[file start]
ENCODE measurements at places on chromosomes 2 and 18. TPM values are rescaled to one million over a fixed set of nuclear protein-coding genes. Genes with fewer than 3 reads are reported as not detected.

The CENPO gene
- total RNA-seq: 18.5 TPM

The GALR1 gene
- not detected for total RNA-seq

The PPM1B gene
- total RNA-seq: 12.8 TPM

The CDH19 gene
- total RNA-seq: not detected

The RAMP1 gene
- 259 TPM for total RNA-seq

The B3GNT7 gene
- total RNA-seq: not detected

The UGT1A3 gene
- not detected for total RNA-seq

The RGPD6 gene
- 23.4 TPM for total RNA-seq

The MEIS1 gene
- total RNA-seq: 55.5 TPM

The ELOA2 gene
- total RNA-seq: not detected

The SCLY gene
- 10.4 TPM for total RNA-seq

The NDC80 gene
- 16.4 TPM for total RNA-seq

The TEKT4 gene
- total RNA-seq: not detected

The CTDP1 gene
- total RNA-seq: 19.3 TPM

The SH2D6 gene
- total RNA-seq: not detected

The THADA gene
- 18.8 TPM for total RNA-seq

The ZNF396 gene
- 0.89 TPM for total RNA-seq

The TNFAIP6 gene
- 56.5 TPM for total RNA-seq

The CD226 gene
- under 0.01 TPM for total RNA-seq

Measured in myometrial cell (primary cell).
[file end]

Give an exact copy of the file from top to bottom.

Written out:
ENCODE measurements at places on chromosomes 2 and 18. TPM values are rescaled to one million over a fixed set of nuclear protein-coding genes. Genes with fewer than 3 reads are reported as not detected.

The CENPO gene
- total RNA-seq: 18.5 TPM

The GALR1 gene
- not detected for total RNA-seq

The PPM1B gene
- total RNA-seq: 12.8 TPM

The CDH19 gene
- total RNA-seq: not detected

The RAMP1 gene
- 259 TPM for total RNA-seq

The B3GNT7 gene
- total RNA-seq: not detected

The UGT1A3 gene
- not detected for total RNA-seq

The RGPD6 gene
- 23.4 TPM for total RNA-seq

The MEIS1 gene
- total RNA-seq: 55.5 TPM

The ELOA2 gene
- total RNA-seq: not detected

The SCLY gene
- 10.4 TPM for total RNA-seq

The NDC80 gene
- 16.4 TPM for total RNA-seq

The TEKT4 gene
- total RNA-seq: not detected

The CTDP1 gene
- total RNA-seq: 19.3 TPM

The SH2D6 gene
- total RNA-seq: not detected

The THADA gene
- 18.8 TPM for total RNA-seq

The ZNF396 gene
- 0.89 TPM for total RNA-seq

The TNFAIP6 gene
- 56.5 TPM for total RNA-seq

The CD226 gene
- under 0.01 TPM for total RNA-seq

Measured in myometrial cell (primary cell).